Victoria I. Burke, Robin D. Burke Powerlessness and Personalization
abstract | view |  rights & permissions | cited by
Is privacy the key ethical issue of the internet age? This coauthored essay argues that even if all of a user’s privacy concerns were met through secure communication and computation, there are still ethical problems with personalized information systems. Our objective is to show how computer-mediated life generates what Ernesto Laclou and Chantal Mouffe call an “atypical form of social struggle.” Laclau and Mouffe develop a politics of contingent identity and transient articulation (or social integration) by means of the notions of absent, symbolic, hegemonic power and antagonistic transitions or relations. In this essay, we introduce a critical approach to one twenty-first-century atypical social struggle that, we claim, has a disproportionate effect on those who experience themselves as powerless. Our aim is to render explicit the forms of social mediation and distortion that result from large-scale machine learning as applied to personal preference information. We thus bracket privacy in order to defend some aspects of the EU GDPR that will give individuals more control over their experience of the internet if they want to use it and, thereby, decrease the unwanted epistemic effects of the internet. Our study is thus a micropolitics in in the Deleuzian micropolitical sense and a preliminary analysis of an atypical social struggle.
12. International Journal of Applied Philosophy: Volume > 33 > Issue: 2
About the Contributors
view |  rights & permissions | cited by
articles
13. International Journal of Applied Philosophy: Volume > 33 > Issue: 1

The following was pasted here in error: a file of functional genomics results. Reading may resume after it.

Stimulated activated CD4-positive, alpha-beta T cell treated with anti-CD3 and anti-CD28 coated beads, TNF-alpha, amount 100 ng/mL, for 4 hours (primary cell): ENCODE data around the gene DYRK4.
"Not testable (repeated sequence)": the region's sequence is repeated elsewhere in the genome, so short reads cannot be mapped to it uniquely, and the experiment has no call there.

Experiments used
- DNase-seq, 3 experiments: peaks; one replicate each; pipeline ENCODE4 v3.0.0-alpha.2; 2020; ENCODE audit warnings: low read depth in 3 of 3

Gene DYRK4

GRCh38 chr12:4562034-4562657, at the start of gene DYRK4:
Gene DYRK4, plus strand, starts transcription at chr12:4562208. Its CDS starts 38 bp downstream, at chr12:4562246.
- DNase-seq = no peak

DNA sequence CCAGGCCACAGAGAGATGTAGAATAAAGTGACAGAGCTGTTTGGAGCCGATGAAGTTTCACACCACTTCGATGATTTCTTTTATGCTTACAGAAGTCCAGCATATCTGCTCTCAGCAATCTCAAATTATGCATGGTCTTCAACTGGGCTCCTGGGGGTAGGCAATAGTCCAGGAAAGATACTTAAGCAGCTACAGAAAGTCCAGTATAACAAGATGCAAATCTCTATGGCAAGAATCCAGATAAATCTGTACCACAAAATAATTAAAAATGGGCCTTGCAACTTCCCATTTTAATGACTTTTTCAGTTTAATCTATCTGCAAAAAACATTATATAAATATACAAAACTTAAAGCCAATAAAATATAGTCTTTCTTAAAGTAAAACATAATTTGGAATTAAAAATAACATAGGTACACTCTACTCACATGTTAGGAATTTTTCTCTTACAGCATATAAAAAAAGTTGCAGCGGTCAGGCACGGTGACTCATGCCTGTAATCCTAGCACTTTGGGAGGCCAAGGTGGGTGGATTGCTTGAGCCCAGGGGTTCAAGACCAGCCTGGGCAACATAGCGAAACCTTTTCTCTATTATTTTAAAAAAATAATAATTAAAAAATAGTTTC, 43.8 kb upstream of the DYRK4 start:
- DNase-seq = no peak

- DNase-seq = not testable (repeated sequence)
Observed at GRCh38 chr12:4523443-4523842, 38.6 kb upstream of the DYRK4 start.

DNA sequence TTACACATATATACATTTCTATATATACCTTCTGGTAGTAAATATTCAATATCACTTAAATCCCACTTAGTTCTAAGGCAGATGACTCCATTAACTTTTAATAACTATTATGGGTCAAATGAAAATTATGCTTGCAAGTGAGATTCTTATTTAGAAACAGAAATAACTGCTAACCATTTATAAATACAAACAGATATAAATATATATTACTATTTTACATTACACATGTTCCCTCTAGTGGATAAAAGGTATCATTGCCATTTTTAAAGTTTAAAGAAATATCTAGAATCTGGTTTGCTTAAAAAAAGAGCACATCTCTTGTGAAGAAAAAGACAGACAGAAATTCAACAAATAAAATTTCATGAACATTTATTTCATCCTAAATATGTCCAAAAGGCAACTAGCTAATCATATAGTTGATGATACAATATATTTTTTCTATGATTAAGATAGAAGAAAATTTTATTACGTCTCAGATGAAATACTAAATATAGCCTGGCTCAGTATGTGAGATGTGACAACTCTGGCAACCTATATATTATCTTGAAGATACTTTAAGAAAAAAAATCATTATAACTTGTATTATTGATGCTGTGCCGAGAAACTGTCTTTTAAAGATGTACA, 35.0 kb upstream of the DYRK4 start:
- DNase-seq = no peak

Clifton Perry Indicting a President
abstract | view |  rights & permissions | cited by
Although it is clear that the Chief Executive may be impeached while in office, it is generally thought that a sitting President cannot suffer criminal indictment while in office. There are two general arguments in support of this position. The first argument notes that criminal indictment of the President would so interfere with the duties of the office as to constitute a violation of the Constitution. The second argument simply refers to the express language of the Constitution providing that the remedy for intolerable occupation of the office is impeachment and conviction. While the Constitution does not expressly preclude indictment and prosecution, it is argued that the Constitution only so allows upon impeachment and conviction. This essay aspires to more fully explore the two alleged constitutional prohibitions against the criminal indictment of the occupant of the Office of the President and to argue that each suffers sufficiently to render each doubtful as a ground for guaranteeing Presidential immunity.